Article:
Published On: Fri, Sep 30th, 2011
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Squier Vintage Modified Jaguar HH

Squier’s Vintage Modified Series lives up to its name by updating and increasing the appeal of two more old Fender favourites – the Jaguar and the Jazzmaster

Many players like the looks and feel of the Jazzmaster and Jaguar, but not their quirky components. That’s why so many have been modded with simplified circuitry, changed pickups and hot-rodded hardware.


In recent years Fender has offered appropriately altered official alternatives to the stock models, usually by incorporating decidedly Gibson-orientated features.  

Fender feline: the redundant rhythm circuit has been eliminated, as has the triple slide-switch panel, now replaced by a three-way toggle selector on the left horn, while two dual-concentric controls – chrome top for volume, black skirt for tone – govern each pickup. 
 

The two parts tend to bind and then turn together, but some careful adjustment soon cures this annoying problem.
 
The combination bridge/tailpiece is similar to the sort seen on many modern Danelectros. Strings anchor along the rear of an angle-sided baseplate; two front screws alter overall height, while a third secures the baseplate to the body and determines downward tilt.

Individual saddles offer independent intonation and action adjustments, but the securing screws are awkwardly sited directly under the strings. The Strat-style output jack looks a little out of place.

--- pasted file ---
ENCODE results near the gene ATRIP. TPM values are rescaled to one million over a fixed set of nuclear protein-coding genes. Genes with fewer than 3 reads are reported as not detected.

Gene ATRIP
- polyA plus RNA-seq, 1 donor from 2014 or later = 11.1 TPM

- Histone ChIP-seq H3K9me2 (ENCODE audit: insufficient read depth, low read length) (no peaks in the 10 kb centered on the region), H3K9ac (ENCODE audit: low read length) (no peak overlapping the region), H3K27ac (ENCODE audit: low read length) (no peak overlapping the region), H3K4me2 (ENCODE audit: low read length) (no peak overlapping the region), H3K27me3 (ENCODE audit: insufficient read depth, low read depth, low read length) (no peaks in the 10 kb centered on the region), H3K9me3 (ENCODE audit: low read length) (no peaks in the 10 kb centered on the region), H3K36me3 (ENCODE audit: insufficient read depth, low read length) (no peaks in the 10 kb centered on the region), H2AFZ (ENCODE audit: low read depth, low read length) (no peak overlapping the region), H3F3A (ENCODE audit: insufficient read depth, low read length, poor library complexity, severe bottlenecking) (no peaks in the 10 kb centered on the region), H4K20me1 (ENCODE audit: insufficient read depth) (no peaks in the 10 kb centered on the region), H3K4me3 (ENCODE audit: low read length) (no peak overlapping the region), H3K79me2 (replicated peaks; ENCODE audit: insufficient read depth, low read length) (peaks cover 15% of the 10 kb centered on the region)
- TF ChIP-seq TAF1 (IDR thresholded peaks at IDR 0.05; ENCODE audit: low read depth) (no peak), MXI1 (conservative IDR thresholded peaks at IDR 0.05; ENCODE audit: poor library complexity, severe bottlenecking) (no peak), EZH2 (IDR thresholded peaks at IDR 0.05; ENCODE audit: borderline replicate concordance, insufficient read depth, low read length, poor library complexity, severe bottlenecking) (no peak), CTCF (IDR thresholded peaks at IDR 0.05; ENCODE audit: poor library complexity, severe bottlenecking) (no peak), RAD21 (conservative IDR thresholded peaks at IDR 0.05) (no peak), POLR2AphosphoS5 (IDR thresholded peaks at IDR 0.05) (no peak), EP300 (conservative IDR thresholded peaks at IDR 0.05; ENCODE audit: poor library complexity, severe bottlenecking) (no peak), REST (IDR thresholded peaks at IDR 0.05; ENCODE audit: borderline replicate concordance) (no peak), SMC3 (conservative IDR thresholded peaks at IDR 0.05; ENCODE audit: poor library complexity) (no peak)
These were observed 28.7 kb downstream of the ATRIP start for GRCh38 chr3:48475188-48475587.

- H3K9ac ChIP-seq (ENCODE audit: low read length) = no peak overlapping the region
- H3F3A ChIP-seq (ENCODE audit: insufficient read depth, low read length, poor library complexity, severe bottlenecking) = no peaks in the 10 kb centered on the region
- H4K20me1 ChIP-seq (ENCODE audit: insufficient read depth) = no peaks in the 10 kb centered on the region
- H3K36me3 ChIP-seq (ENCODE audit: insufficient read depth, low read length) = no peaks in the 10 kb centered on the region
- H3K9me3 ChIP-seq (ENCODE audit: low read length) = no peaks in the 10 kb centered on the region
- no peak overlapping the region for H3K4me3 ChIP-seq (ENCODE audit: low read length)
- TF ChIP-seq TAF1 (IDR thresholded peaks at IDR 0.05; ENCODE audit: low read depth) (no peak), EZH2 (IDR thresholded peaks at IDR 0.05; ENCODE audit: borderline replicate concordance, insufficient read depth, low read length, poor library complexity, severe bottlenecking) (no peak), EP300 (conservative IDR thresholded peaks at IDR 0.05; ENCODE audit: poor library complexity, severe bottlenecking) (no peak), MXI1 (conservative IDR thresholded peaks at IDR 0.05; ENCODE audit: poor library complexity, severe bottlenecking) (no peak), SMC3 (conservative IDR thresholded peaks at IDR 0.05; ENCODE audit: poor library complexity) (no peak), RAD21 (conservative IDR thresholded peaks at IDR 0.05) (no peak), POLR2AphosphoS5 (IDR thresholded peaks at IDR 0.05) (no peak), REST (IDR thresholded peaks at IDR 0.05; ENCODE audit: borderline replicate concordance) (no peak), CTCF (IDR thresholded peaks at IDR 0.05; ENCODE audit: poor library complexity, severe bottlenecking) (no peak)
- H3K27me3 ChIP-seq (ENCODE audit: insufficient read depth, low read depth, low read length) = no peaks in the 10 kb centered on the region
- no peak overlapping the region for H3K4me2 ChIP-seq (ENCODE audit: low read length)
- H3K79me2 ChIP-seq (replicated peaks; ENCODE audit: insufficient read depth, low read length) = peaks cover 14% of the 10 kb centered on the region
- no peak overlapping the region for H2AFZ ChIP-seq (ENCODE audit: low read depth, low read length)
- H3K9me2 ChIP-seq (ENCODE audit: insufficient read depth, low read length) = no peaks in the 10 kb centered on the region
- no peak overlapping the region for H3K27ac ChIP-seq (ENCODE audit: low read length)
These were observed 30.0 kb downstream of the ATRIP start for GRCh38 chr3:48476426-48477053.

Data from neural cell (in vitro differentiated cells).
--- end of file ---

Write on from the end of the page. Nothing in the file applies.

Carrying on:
Sounds

Acoustically the Jaguar combines lean resonance with a nasal tonality, but the twin humbuckers beef up the amplified side.


The neck pickup combines depth with clean-toned clarity, while the bridge packs plenty of punch to produce an upper mid-dominated slam that begs for equal helpings of gain-driven grit. The centre selection is a butch blend of both humbuckers and the rotary controls further expand sonic potential. 
 

Among the latest of these mixed marriages are additions to Squier’s Vintage Modified Series. This already includes the Jagmaster, and the latter’s chop-shop approach has been adopted for two new arrivals – the first Squiers to sport Jaguar and Jazzmaster logos.
 

Verdict

The Jaguar enjoys the same operational benefits and also has humbucker-powered muscle that makes it much more suited to modern playing styles. It's a versatile six-string that punch well above it's price weight; build, finish quality and playability are all very impressive, while criticisms are comparatively minor. It's an attractive and very affordable proposition to any player who fancies an offset-waisted Fender.

Build Quality Playability Sound Value Vibe Score
16 16 17 18 15 82

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